Looking at the many hardships he faced during his Connecticut childhood, no one would have ever guessed that young Charles Dow would one day become one of the biggest names in American financial history. Dow was born in 1851 in Stirling to a family of farmers. Because his father and two brothers all died when he was young, Charles was unable to pursue the formal education he needed in order to follow his boyhood dream of becoming a famous journalist.
Nevertheless, after spending the first part of his life supporting his mother by helping with the family farm, Dow headed north to Springfield, Massachusetts at the age of 21 where he became an apprentice to Samuel Bolles, the owner of the Springfield Republican newspaper. After Dow worked a few years behind the scenes at the newspaper, Bolles gave him his own byline as a city reporter. This provided the hands-on reporting experience Dow needed to become a respected journalist in his own right. After five years in Springfield, Dow moved to Rhode Island, where he became a night editor for the Providence Journal and was assigned to cover the business beat.
In 1879, Dow embarked on a lengthy journey that changed the course of his career. At the request of the Journal, Dow traveled to Colorado amidst a group of bankers, investors, and politicians, to report on mining operations and the boom towns then popping up all over the state. During the trip, Dow gained the confidence of his co-travelers and learned a great deal from them about how the world of high finance operated, especially what sort of information investors wanted and their views on capitalism and profit.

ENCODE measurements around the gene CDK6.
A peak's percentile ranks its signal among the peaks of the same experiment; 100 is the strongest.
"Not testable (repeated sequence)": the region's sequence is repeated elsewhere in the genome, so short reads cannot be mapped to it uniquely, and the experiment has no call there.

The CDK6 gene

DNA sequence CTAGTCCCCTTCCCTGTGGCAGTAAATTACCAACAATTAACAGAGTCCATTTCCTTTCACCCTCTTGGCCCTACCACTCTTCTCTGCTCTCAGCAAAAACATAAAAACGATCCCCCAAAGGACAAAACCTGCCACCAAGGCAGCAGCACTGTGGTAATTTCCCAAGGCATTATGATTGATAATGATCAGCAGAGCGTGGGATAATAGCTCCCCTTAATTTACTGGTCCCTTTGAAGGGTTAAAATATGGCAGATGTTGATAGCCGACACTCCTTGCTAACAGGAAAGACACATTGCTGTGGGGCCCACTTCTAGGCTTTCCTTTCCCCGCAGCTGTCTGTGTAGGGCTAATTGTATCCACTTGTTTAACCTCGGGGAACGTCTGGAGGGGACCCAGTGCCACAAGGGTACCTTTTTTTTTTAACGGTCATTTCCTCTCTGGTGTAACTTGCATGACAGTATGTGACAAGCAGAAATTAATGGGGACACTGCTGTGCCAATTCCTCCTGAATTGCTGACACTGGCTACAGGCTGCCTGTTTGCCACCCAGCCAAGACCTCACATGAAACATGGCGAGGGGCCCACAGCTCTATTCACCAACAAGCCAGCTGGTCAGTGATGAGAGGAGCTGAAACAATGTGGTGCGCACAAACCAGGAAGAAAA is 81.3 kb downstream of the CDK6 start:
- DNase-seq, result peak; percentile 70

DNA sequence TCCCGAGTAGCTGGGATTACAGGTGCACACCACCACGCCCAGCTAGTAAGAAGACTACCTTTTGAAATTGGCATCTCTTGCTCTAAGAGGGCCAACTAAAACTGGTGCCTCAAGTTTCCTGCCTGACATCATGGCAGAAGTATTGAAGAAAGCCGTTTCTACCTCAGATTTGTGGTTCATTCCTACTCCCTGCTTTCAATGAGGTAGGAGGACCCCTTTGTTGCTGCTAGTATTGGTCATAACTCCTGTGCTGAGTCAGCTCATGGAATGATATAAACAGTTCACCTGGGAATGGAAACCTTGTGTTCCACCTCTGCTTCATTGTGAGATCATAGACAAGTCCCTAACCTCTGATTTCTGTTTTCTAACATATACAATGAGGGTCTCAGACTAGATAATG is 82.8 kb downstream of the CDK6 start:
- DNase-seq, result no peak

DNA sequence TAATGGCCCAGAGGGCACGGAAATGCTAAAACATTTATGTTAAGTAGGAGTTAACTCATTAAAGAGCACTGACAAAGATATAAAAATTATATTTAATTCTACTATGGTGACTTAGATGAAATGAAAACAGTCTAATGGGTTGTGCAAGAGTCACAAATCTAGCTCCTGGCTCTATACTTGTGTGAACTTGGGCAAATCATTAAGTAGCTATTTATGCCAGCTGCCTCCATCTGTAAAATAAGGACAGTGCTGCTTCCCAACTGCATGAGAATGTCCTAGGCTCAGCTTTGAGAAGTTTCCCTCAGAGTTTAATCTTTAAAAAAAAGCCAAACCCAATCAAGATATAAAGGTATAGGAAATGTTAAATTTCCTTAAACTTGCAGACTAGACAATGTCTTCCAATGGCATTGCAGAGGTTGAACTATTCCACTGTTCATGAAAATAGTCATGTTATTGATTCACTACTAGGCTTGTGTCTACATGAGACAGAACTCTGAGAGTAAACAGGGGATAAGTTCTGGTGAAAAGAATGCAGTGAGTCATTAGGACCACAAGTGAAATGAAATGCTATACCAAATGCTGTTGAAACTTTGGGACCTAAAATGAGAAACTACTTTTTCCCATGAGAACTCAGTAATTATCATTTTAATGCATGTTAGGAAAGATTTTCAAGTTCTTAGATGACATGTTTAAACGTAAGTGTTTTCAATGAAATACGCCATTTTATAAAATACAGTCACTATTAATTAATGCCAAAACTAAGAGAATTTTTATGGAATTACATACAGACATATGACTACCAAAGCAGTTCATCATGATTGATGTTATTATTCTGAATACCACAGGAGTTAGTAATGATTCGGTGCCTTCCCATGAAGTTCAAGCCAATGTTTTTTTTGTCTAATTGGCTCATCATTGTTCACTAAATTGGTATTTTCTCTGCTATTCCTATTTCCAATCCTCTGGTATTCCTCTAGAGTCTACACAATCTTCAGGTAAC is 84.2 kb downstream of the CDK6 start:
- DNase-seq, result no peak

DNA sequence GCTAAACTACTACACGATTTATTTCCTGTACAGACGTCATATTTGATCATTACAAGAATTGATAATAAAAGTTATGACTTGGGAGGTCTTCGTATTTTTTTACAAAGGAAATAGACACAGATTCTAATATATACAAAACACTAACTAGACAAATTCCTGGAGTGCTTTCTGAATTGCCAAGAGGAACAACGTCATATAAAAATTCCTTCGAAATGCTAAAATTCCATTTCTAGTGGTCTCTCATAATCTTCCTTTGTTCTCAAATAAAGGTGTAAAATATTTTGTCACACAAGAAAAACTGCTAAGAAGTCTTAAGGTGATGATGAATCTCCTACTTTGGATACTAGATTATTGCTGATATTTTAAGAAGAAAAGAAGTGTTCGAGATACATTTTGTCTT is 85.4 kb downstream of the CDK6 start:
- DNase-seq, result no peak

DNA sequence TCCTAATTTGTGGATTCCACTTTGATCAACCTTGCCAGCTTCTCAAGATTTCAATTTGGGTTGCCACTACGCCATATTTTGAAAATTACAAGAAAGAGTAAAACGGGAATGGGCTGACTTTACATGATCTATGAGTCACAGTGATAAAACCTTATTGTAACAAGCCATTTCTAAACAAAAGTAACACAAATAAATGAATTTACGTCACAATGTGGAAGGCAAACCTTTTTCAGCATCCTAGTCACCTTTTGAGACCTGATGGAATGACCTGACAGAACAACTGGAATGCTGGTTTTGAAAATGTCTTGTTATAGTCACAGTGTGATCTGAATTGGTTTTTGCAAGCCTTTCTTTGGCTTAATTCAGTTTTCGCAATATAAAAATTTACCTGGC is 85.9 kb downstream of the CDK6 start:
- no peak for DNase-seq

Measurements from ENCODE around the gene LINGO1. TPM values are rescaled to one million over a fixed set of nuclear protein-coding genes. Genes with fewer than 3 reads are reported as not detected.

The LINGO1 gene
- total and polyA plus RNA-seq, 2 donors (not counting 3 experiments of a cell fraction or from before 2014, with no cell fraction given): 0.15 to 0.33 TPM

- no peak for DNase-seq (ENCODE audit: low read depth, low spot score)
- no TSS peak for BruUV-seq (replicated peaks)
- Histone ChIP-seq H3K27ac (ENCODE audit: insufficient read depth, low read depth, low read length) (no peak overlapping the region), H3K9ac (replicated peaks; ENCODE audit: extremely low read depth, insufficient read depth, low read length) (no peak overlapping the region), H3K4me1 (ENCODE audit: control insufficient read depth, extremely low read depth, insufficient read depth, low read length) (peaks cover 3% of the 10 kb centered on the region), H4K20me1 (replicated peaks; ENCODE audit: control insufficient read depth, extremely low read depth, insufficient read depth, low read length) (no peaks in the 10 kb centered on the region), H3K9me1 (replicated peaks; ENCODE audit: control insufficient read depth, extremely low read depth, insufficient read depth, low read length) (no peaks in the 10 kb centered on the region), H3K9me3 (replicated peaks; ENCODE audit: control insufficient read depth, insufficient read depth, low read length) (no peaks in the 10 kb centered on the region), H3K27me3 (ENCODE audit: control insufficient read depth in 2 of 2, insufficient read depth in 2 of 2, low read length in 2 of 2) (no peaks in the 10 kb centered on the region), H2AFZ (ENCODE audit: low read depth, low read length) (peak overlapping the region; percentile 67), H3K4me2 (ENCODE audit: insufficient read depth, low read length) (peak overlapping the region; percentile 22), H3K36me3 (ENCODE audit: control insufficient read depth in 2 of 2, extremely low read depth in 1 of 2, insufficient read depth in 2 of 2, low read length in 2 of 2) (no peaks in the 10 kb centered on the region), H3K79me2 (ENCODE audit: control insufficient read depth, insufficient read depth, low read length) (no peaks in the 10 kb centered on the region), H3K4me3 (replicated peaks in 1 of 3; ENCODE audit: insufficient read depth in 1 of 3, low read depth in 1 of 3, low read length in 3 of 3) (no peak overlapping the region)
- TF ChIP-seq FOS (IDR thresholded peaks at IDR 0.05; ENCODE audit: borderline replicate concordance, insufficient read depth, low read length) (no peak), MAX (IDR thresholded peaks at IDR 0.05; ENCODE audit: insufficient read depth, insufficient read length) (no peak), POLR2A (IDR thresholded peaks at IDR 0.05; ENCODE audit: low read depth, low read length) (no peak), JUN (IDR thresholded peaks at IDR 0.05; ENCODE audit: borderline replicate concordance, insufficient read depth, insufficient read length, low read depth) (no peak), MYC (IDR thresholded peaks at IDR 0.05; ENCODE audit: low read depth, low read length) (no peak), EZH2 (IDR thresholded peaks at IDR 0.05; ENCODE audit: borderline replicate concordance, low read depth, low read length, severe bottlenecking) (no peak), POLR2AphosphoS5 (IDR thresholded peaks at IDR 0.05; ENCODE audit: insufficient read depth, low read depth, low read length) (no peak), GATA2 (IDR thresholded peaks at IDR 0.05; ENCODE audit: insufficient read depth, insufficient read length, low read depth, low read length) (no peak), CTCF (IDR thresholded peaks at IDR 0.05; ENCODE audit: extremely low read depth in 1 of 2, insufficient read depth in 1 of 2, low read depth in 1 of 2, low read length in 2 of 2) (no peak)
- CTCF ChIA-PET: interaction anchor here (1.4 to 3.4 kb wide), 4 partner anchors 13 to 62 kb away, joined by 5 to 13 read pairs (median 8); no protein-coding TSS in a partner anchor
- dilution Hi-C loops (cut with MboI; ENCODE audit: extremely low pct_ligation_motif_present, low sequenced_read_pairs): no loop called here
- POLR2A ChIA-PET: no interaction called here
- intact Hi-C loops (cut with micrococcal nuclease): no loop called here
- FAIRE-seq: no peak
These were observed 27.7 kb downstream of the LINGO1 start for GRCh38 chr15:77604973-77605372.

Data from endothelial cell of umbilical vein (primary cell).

Fascinated with the subject, upon his return to the East Coast, Dow moved to New York City and worked for one of the city’s many financial news bureaus, inviting fellow Providence Journal reporter Edward Jones to join him. The two men became quickly disillusioned with what they saw as a highly biased reporting environment, where financial bureaus would accept payments in exchange for having their journalists write biased articles in order to influence investors. In late 1882, the two men formed Dow Jones & Company, a new agency that produced a daily afternoon newsletter containing an unbiased summary of that day’s financial news and trading reports, along with with detailed analysis written by Dow and Jones. The newsletter also included the Dow Jones index, which represented the stocks of eleven companies that Dow and Jones felt were the most important American industries on the market. Circulation rates of their newsletter skyrocketed, and Dow was quickly recognized by Wall Street traders as a formidable financial insider.
On December 24, 1884, Charles Dow officially joined the New York Stock Exchange, marking the apex of his incredible and improbably journey from impoverished Connecticut farm boy to one of America’s titans of finance. To this day, both the Dow Jones index and the Wall Street Journal newspaper his company founded in 1889 as a successor to the original newsletter, remain fundamental institutions of the New York Stock Exchange.
“Humble Beginnings of the Dow Jones: How a Sterling Farmer Became the Toast of Wall Street,” connecticuthistory.org